Raja Ram Mohan Roy (22 May 1772 – 27 September 1833) was an Indian reformer who was one of the founders of the Brahmo Sabha, Raja Ram Mohan Roy is considered the “Father of the Indian Renaissance”.
Contribution of Raja Ram Mohan Roy
- His influence was apparent in the fields of politics, public administration, education, and religion like Sati and child marriage.
- In 1815, he started the Atmiya Sabha, a philosophical discussion circle in Kolkata, which was later reorganized into the Brahmo Samaj.
- The Brahmo Samaj was a reformist movement of Bengali Brahmins to fight against social evils. It believed in the existence of One Supreme God-Monotheism.
Newspapers and Journal
- He started publishing newspapers and magazines for which he was called the “Father of Indian Journalism.”
- He wrote Tuhfat-ul-Muwahhidin (A Gift to Monotheists) in Persian with an introduction in Arabic.
- He edited a new Bengali newspaper called Samvad Kaumudi (the Moon of Intelligence) and a Persian paper called Mirat-ul-Akbar.
- He wrote The Precepts of Jesus – Guide to Peace and Happiness (1820): In this book, he criticized the ritualism of Christianity and refused to accept Christ as the incarnation of God.
Social Contribution of Raja Ram Mohan Roy
He battled for the liberation of poor tenants exploited by Zamindars in Bengal by opposing fixed revenue for cultivators and excessive export duties imposed on Indian commodities.
He began his campaign against Sati (widows’ cocremation), polygamy, child marriage, and dowry. He also requested that women have the right to inherit property.
He fought for the English language and the western educational system, and he backed Lord Macaulay’s initiative.
In Calcutta, he founded the English school, the Hindu College, and the Vedanta College.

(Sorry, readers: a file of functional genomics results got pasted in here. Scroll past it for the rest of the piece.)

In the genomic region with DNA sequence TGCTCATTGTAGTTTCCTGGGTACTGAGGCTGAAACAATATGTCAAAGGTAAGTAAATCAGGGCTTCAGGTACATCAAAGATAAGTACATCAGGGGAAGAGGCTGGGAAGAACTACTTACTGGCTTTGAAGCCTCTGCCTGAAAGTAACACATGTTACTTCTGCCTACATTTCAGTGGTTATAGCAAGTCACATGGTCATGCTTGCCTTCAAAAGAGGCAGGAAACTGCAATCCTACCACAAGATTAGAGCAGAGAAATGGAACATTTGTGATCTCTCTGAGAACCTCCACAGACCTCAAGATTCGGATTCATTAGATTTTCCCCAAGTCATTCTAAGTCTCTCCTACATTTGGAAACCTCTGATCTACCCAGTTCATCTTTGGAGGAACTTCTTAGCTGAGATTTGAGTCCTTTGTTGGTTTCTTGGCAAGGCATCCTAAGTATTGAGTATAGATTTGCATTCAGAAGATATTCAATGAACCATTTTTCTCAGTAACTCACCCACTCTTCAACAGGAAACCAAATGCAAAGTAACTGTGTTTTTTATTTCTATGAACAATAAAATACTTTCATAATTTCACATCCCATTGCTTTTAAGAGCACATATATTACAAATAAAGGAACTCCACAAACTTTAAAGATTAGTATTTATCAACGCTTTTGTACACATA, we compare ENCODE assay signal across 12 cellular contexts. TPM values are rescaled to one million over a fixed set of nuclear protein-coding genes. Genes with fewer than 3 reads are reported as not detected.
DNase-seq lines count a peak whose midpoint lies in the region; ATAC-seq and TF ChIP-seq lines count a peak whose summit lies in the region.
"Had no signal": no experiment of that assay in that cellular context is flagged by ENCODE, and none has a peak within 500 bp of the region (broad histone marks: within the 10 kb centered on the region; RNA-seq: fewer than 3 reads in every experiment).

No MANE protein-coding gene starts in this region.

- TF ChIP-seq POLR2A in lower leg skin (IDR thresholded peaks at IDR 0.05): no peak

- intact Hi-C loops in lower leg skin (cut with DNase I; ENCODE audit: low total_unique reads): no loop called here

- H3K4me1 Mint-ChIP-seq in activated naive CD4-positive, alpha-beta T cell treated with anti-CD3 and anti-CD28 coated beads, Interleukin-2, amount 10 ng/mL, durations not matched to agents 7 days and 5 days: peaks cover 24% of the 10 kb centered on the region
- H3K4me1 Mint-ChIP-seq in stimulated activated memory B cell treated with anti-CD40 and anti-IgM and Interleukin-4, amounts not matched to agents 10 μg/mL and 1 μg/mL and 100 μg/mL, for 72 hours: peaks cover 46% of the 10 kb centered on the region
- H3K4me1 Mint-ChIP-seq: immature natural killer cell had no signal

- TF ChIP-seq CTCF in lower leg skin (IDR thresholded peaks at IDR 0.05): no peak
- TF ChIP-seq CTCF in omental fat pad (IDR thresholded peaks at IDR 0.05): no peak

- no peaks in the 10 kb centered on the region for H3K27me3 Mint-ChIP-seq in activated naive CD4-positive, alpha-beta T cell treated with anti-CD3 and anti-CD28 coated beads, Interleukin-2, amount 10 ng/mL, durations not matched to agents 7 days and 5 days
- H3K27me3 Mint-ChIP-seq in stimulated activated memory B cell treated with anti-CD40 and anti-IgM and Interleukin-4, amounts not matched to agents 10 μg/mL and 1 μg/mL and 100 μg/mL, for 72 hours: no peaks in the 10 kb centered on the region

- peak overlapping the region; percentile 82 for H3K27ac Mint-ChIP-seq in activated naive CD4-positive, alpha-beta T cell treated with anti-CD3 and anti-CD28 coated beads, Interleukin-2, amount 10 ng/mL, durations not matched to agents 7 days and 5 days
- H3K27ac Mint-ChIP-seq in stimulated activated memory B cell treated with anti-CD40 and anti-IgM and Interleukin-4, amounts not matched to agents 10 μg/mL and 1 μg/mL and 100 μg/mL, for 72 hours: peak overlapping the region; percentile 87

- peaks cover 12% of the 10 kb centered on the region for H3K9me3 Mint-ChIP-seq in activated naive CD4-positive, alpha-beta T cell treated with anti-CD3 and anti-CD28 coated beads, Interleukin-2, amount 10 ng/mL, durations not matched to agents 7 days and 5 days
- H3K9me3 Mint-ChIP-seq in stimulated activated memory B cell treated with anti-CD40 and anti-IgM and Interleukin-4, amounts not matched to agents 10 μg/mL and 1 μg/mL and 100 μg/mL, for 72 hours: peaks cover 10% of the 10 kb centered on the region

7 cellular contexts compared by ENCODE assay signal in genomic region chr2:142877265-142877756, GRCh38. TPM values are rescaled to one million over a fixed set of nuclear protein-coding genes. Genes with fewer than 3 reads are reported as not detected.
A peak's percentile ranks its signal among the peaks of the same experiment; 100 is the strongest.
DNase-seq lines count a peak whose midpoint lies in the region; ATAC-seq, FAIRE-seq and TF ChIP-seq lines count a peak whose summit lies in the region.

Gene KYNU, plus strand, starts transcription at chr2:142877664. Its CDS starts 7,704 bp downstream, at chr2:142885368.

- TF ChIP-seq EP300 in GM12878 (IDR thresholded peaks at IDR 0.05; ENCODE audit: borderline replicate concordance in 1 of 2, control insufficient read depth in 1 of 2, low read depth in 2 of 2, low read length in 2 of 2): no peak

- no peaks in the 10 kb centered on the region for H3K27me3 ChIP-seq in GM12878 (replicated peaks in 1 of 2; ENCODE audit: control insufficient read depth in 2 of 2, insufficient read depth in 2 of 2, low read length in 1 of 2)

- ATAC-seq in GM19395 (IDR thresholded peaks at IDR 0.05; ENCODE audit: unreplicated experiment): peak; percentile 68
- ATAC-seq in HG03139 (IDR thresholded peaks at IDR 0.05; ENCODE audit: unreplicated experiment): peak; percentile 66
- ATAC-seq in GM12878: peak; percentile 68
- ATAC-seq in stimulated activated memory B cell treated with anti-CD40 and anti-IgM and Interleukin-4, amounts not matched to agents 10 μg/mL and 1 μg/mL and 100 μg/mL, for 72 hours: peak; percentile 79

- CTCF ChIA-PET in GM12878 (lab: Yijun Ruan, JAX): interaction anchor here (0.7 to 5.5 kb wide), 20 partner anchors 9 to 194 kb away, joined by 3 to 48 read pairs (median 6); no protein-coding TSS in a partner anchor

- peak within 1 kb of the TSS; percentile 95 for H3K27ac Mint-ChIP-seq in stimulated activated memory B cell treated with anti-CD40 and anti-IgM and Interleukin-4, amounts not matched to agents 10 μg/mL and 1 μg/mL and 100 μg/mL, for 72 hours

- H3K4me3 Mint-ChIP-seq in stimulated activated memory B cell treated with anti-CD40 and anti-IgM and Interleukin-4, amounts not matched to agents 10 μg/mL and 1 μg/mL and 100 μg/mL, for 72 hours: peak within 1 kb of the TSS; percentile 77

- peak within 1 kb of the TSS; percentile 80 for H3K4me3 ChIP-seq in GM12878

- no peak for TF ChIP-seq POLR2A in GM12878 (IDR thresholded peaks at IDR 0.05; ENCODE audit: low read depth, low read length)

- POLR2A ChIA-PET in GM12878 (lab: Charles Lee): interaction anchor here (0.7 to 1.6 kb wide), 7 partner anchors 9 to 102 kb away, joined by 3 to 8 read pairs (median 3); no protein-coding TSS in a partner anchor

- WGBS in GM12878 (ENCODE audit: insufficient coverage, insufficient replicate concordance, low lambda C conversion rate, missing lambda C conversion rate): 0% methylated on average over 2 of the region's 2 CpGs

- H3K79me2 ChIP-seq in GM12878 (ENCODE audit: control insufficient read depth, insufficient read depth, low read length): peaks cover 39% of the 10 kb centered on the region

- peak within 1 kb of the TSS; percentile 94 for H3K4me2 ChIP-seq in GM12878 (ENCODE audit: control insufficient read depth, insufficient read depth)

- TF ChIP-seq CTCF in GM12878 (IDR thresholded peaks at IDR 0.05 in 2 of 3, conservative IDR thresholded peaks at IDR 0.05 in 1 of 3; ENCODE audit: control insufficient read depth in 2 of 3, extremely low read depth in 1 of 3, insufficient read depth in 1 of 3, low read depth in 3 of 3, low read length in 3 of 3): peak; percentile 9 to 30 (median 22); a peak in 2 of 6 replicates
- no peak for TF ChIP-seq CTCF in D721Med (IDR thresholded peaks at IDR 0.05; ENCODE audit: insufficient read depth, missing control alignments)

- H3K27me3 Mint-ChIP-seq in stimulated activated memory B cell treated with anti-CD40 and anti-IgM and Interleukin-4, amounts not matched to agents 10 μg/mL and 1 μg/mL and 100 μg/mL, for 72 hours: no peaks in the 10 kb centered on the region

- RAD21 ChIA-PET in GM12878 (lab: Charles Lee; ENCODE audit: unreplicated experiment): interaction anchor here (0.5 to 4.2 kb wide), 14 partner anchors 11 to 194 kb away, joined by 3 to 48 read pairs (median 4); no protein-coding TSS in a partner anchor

Brahmo Sabha, which was later renamed Brahmo Samaj, was founded in 1828 by Raja Ram Mohan Roy.
Its primary goal was to worship the eternal God. Priesthood, ceremonies, and sacrifices were all condemned. It centred on prayers, meditation, and scripture reading. It thought that all religions should be together. It was modern India’s first intellectual reform movement. It resulted in the growth of rationalism and enlightenment in India, which aided the nationalist cause indirectly.
It was the progenitor of all modern India’s social, religious, and political movements. In 1866, the Brahmo Samaj of India, led by Keshub Chandra Sen, and the Adi Brahmo Samaj, led by Debendranath Tagore, divided.
Prominent Leaders of Brahmo Samaj: Debendranath Tagore, Keshub Chandra Sen, Pt. Sivnath Shastri, and Rabindranath Tagore.
Educational reforms of Raja Ram Mohan Roy
Roy did a lot to spread the word about the advantages of contemporary education to his fellow people. While Roy’s English school taught mechanics and Voltaire’s philosophy, he supported David Hare’s efforts to create the Hindu College in 1817.
In 1825, he founded Vedanta College, which provided education in both Indian and Western social and physical sciences.
As a pioneer of modern education, Raja Rammohan Roy has consistently utilised the terms scientific temper, application of reason, and freedom of thought. This mindset is still very relevant now, as it is in our daily lives; science and technology are progressing at a breakneck speed. Raja Ram Mohan Roy campaigned for women’s economic independence in order to lift them out of poverty, and he argued that they should be granted property rights. With the passage of time, this issue has resurfaced as a pressing concern.